18 Jun Demand & supply heading for a mismatch
With harvest underway in parts of the US, the World Agricultural Supply & Demand Estimates (WASDE) report was released last night our time and was met with a neutral response from commentators.
Markets confirmed no surprises with a stable response, with the USDA lifting wheat production by around 1% on the back of stronger South American production. They noted this was slightly more bearish for wheat price outlook.
The expected record US corn crop is combining with other feed grains to look likely to produce a record feed grain crop. The USDA predicting a 5% increase on last year. While the US corn crop is driving 80% of this increase, Mexico, Brazil & Ukraine will also contribute.
This comes at a time when global feed demand has taken a hit with the African Swine Fever wiping out around 70 mill tonne of demand. Adding to this, CV-19 restrictions are impacting gasoline demand, particularly in the US where corn-based ethanol is mandated into the mix.
The upshot is that low prices are expected to continue into next year, with countries who have had their currency devalue against the USD less impacted. This will likely maintain high levels of plantings in these countries despite the lower prices.
Domestically ABARES has lifted the outlook for wheat by 25% from last month, aiming now at a wheat crop of 26.7 mill tonnes, while barley is expected to be up 17% year on year to 10.6 mill tonnes.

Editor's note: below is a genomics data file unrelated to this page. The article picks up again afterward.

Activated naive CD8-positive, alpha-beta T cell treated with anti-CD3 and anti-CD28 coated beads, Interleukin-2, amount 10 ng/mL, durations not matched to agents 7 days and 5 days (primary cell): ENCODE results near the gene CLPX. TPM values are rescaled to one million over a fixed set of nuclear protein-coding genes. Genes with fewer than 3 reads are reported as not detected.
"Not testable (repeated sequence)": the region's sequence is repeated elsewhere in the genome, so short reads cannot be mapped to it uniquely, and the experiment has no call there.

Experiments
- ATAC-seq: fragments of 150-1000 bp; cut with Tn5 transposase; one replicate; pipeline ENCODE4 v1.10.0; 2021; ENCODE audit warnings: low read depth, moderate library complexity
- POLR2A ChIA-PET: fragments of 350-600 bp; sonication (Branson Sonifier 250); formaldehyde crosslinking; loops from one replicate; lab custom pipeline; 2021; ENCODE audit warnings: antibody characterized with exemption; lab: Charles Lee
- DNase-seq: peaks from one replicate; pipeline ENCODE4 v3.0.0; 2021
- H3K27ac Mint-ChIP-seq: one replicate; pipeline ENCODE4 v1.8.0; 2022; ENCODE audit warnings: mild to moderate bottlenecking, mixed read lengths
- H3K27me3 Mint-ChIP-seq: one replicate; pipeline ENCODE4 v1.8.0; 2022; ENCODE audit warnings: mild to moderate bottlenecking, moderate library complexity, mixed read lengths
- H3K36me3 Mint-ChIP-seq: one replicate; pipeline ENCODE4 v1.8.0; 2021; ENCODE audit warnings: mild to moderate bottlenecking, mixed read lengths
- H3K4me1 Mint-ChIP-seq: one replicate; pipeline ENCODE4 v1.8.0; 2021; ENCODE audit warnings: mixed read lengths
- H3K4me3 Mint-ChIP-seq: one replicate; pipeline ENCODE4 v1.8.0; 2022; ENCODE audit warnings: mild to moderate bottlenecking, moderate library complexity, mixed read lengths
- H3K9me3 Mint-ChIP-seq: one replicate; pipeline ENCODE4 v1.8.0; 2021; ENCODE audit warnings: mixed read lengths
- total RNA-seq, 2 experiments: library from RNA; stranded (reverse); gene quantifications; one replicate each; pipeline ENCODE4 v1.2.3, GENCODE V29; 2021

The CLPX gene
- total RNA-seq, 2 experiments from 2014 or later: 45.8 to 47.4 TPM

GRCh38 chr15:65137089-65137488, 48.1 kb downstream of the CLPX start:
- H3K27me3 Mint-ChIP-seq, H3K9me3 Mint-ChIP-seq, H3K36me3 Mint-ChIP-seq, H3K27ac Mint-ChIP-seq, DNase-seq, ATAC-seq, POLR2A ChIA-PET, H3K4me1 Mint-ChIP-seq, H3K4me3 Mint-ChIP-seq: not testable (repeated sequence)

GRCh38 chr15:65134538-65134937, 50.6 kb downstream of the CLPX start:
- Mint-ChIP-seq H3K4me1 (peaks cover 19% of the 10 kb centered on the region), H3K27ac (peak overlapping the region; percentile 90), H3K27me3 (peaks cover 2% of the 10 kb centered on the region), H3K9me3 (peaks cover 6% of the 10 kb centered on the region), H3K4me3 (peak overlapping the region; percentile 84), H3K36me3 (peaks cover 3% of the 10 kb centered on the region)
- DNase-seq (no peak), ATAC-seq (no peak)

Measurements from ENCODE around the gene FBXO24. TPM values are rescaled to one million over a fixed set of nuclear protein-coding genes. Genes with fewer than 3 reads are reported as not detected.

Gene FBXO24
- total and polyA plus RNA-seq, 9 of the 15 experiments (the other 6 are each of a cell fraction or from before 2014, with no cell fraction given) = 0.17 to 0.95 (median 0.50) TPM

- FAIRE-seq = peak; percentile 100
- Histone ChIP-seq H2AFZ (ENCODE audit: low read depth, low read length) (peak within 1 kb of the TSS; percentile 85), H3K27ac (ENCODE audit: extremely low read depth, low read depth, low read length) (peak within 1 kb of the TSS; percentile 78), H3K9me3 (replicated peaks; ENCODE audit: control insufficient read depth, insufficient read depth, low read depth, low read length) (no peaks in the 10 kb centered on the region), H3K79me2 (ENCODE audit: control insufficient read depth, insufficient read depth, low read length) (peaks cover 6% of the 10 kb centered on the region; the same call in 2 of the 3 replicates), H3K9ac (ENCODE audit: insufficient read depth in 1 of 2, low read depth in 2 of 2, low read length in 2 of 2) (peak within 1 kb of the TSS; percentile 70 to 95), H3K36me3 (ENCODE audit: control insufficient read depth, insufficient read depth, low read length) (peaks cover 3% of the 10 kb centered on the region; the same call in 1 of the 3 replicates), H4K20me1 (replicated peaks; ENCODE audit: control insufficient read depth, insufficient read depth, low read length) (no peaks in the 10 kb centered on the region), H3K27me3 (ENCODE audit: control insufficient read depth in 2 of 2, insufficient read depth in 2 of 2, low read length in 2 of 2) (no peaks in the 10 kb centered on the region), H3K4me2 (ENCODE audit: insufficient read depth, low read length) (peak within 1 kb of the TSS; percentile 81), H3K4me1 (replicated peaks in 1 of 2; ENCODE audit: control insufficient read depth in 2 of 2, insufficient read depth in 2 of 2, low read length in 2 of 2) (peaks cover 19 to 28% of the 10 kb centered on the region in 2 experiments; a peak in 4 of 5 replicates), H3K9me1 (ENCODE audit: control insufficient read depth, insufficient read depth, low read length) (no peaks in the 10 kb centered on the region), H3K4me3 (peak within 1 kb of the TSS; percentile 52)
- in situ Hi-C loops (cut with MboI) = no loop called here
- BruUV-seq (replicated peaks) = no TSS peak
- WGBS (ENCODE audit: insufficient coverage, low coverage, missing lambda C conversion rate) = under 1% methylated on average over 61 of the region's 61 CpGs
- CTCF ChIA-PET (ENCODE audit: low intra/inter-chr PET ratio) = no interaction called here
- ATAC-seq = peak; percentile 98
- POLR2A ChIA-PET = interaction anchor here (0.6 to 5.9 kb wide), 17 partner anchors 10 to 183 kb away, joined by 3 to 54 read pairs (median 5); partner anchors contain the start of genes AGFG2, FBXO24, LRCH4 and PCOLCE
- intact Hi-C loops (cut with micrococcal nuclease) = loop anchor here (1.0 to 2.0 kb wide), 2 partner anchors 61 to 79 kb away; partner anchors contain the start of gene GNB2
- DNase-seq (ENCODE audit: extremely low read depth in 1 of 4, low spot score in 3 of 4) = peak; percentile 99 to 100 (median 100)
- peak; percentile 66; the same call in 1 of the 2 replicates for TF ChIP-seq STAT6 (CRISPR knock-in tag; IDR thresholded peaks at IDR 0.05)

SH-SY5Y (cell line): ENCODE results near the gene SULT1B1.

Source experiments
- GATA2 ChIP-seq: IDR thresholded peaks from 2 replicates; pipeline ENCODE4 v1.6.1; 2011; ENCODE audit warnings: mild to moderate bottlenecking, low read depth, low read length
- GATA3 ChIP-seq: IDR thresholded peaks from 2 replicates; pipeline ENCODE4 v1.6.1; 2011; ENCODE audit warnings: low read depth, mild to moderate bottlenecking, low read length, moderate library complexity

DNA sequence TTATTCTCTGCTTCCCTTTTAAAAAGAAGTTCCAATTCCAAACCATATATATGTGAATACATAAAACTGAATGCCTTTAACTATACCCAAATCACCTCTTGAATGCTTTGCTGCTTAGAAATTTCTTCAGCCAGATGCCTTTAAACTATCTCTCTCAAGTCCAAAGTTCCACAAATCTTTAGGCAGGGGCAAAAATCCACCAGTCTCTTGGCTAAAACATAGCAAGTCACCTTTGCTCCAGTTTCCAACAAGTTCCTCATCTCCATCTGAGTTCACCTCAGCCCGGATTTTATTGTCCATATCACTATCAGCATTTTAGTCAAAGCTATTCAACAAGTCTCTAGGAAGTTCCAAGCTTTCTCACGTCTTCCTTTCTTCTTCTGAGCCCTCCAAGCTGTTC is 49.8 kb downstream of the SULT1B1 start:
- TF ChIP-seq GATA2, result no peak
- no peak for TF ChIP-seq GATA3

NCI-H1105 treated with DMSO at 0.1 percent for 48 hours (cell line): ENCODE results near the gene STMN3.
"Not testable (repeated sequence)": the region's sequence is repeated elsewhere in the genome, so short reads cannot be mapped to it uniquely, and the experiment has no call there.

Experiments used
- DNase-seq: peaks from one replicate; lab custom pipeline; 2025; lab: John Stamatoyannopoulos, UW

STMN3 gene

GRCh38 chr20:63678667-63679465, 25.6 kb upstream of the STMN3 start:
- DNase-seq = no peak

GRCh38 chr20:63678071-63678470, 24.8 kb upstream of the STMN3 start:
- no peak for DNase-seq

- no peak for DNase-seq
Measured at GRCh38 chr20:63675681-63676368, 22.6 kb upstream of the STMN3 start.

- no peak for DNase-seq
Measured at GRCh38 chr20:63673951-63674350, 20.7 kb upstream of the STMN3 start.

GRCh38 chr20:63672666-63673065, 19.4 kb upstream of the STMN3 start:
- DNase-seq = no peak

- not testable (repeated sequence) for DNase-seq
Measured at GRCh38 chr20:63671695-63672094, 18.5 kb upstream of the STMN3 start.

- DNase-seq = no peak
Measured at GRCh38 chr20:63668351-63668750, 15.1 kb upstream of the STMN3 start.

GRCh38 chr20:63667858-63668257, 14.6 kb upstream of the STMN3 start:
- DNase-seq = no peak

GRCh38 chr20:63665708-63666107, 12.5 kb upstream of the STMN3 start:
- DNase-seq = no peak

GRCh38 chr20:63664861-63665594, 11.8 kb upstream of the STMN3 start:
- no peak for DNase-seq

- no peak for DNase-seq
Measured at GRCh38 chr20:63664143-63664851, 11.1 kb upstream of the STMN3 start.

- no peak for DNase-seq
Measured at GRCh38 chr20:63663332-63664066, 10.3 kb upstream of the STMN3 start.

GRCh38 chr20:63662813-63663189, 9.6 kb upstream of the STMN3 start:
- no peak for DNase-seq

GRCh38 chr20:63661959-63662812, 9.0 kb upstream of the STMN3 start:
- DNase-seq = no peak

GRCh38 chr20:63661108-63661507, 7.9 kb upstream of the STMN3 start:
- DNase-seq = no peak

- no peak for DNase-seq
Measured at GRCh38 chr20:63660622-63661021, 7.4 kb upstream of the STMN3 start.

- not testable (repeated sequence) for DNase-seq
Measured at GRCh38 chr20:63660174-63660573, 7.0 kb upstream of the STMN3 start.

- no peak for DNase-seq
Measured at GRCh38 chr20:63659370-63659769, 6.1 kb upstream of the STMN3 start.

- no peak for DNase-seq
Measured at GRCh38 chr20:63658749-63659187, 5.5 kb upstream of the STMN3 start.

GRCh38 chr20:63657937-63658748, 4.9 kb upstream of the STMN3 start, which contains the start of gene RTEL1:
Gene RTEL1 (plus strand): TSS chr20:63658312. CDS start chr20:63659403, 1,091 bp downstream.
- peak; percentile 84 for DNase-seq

All this positive news for production is weighing on prices, with the ASX Jan 2021 contract easing below the $300 mark to $297, while the US CME Dec 2020 contract after testing the 535-cent mark also pulled back 20 cents per bushel to 515 cents.
Domestic delivered prices continued to ease as we move closer to “new crop” pricing and buyers’ seemingly content anticipating a significant export surplus for the coming harvest. Despite the BOM changing their prediction of median rainfall for the winter, many grain regions are comfortable for now with soil moisture levels, and with forecast showers in the week ahead, are daring to feel optimistic about production.
The widespread frosts across eastern Australia continued making the prospect of some (any?) rain slightly more urgent.
I am regularly reminded by experienced grain producers that “it’s not in the bin until it’s in the bin”, however, the prospect for a large crop is in place, with a couple of key rain events needed in late winter and spring to create a year to remember.